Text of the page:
Recently I was introduced to the Japanese art of fish rubbing, or Gyotaku (pronounced Ghee-oh-TAH-ku) and became fascinated by this fine art form. I was so entranced by the little I had been told that I spent five hours studying it the next day, and then went out to purchase the needed supplies. My husband and sons were out fishing and I wanted to be ready to print their catch when they arrived home.
As a beginner I decided to start with simple, inexpensive supplies so I bought a large pad of newsprint, which holds up well when wet, and dug out my acrylic paints and paintbrushes. I bought pins, a foam base to put the fish on, and a few foam brushes for applying the paint to the fish. Knowing the children would love doing their own fish printings, I brought a folding table and extra supplies so they could have fun with Gyotaku, also. I met up with my family at a friend’s house where we planned to enjoy a fresh fish dinner.
Studies show that the best way to teach a child about the natural world is to allow them the freedom to engage in it. – Chad Crawford
What I immediately loved about this art form was the way it fit seemlessly into my family’s lifestyle of fishing and diving. I love both creating art and spending time on the water with my family, so Gyotaku is perfect for me! Taking a print of a fish is a inexpensive and fun way to document a memorable hunt or a special day on the water with your children. Gyotaku is also a great way to engage children in the sport of fishing by combining learning to fish with teaching them how to create an artistic keepsake of their special catch. The following video captures this concept beautifully:
So how did I create my first Gyotaku fish print?
Using my 8-year-old son’s freshly caught mangrove snapper, I washed the fish with soap and water to remove the slime and then thoroughly dried it, paying particular attention to the anus, gills, fins, and eye. I actually removed the eye so there would be a white space created during printing where I could go back later and paint in a realistic eye. This helps bring your fish rubbing to life.
I put the fish on a piece of foam into a hollow my husband cut out to fit the fish shape so the foam could support the fins. This left one whole side of the fish exposed. I put soft tissue in any areas that I knew could leak fluids and ruin my print. I also pinned the fins open and supported the pectoral fins with tissue to make sure I got a good print of them. After waiting several minutes for the fins to set in their pinned open position, I removed these pins.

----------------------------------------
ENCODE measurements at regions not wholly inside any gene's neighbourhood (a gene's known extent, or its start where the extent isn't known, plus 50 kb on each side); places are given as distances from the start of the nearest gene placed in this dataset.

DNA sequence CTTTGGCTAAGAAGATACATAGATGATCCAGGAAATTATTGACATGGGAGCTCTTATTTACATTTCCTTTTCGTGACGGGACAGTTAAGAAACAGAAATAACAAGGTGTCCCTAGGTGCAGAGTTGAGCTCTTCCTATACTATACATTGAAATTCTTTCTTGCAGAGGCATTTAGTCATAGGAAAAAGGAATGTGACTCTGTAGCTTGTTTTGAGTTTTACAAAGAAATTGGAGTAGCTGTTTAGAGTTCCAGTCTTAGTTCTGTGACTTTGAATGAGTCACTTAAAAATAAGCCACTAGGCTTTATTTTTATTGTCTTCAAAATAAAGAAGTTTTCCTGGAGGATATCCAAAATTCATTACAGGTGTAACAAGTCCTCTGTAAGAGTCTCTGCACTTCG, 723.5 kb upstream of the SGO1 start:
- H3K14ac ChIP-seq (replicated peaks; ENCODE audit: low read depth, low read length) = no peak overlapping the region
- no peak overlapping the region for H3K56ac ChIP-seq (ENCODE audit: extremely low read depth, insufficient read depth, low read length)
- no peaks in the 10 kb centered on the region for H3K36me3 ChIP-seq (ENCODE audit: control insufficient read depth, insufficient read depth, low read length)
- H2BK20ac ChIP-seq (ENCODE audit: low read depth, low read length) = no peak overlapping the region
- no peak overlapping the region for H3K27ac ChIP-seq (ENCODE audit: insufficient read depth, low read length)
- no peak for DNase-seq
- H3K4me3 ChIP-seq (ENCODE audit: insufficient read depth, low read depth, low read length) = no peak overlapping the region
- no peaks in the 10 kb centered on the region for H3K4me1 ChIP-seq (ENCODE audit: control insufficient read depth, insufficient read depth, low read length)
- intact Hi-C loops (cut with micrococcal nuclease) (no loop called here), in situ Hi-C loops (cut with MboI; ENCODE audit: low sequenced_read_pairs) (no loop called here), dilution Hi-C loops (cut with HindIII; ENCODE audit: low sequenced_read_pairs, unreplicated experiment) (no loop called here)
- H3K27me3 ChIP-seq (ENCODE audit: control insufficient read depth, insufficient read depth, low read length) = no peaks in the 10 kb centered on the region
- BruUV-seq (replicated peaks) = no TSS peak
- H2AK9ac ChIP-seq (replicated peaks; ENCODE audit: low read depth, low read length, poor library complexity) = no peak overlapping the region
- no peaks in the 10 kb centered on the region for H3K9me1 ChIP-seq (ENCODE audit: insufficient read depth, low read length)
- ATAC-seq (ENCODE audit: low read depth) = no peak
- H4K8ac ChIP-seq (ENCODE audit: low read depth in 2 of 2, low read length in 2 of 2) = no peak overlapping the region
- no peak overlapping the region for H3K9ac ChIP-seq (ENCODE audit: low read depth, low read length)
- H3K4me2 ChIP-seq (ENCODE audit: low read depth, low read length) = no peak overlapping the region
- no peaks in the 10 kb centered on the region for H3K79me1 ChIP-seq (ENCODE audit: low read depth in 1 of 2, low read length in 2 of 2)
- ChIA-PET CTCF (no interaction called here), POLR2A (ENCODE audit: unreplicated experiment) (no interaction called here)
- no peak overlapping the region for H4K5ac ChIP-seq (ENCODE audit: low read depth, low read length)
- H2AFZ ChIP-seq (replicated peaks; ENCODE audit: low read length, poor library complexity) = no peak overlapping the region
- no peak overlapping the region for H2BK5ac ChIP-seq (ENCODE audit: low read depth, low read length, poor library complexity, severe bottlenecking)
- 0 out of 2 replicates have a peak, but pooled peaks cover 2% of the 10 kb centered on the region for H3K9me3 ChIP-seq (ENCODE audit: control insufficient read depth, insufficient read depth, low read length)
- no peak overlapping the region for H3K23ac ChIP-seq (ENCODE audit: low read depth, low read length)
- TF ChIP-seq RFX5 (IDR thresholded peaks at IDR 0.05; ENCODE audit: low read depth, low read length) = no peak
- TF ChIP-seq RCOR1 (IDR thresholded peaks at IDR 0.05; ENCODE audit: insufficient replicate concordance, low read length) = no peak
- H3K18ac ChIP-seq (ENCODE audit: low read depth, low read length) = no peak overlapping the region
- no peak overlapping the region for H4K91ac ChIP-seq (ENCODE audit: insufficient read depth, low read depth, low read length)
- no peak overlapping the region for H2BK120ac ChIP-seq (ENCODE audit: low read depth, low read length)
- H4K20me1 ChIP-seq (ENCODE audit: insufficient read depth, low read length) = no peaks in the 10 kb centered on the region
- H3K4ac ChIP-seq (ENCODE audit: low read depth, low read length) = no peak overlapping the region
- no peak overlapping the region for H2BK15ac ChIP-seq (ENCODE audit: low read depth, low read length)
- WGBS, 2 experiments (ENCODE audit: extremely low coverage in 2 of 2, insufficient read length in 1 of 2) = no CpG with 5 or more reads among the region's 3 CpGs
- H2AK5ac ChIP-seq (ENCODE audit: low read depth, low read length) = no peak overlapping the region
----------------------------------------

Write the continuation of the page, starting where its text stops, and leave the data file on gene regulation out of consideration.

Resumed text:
Next, I took several close up photographs of the fish to help me in applying realistic finishing touches after the printing process. I then chose my colors and blended them and carefully applied them directly to the fish, trying to avoid having the paint too thick or too thin. After painting the fish surface, I blotted any excess paint. I was now ready to take a fish print.
Carefully positioning my paper to place the fish in the center, I slowly laid it on top of the fish. Then I placed one hand on the paper on top of the fish and held it firmly in place to keep the paper from moving as I rubbed every area of the fish, transferring the paint to the paper. When I felt I had a complete print, I carefully peeled it off the fish and had a look. Although there were some mistakes, overall I was quite pleased with my first attempt. I carried it inside and laid it on a table to dry.
Back at home, I pulled up my photographs of the fish – the eye in particular, and applied some finishing touches to my fish print.
My first go at it produced rather primitive results, but I’m not displeased at this initial attempt. It takes time to master this skill and I read if you get three good prints out of 20 when you’re beginning, you’re doing well. With all the fish that come through my door, I will have no shortage of opportunities to practice this new found passion. I’m pretty sure I’m going to enjoy the process.
If you’d like to get inspired by the work of a Gyotaku master, visit the online gallery of John Tolmie. He has some truly phenomenal pieces and I especially like the fact he’s a spearfisherman! I hope you have fun creating your own Gyotaku prints!